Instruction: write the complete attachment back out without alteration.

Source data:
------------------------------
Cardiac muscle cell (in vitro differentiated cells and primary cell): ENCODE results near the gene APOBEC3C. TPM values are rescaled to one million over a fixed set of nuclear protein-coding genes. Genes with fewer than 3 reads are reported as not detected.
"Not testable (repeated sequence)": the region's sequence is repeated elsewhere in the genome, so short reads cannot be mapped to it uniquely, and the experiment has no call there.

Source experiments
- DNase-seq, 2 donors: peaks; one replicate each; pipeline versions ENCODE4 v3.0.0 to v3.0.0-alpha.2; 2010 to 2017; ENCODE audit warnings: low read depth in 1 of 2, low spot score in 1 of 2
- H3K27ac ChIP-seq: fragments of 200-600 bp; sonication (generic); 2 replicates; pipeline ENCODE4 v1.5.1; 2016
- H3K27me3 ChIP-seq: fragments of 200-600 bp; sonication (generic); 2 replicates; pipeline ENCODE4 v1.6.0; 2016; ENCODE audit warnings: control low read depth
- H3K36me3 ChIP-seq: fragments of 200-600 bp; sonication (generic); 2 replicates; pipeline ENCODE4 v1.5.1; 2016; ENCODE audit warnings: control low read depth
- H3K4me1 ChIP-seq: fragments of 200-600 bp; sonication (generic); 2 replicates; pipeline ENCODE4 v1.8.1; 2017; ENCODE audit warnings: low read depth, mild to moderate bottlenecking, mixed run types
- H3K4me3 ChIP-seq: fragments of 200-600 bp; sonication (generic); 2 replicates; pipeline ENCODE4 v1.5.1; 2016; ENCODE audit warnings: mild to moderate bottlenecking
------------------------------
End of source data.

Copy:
Cardiac muscle cell (in vitro differentiated cells and primary cell): ENCODE results near the gene APOBEC3C. TPM values are rescaled to one million over a fixed set of nuclear protein-coding genes. Genes with fewer than 3 reads are reported as not detected.
"Not testable (repeated sequence)": the region's sequence is repeated elsewhere in the genome, so short reads cannot be mapped to it uniquely, and the experiment has no call there.

Source experiments
- DNase-seq, 2 donors: peaks; one replicate each; pipeline versions ENCODE4 v3.0.0 to v3.0.0-alpha.2; 2010 to 2017; ENCODE audit warnings: low read depth in 1 of 2, low spot score in 1 of 2
- H3K27ac ChIP-seq: fragments of 200-600 bp; sonication (generic); 2 replicates; pipeline ENCODE4 v1.5.1; 2016
- H3K27me3 ChIP-seq: fragments of 200-600 bp; sonication (generic); 2 replicates; pipeline ENCODE4 v1.6.0; 2016; ENCODE audit warnings: control low read depth
- H3K36me3 ChIP-seq: fragments of 200-600 bp; sonication (generic); 2 replicates; pipeline ENCODE4 v1.5.1; 2016; ENCODE audit warnings: control low read depth
- H3K4me1 ChIP-seq: fragments of 200-600 bp; sonication (generic); 2 replicates; pipeline ENCODE4 v1.8.1; 2017; ENCODE audit warnings: low read depth, mild to moderate bottlenecking, mixed run types
- H3K4me3 ChIP-seq: fragments of 200-600 bp; sonication (generic); 2 replicates; pipeline ENCODE4 v1.5.1; 2016; ENCODE audit warnings: mild to moderate bottlenecking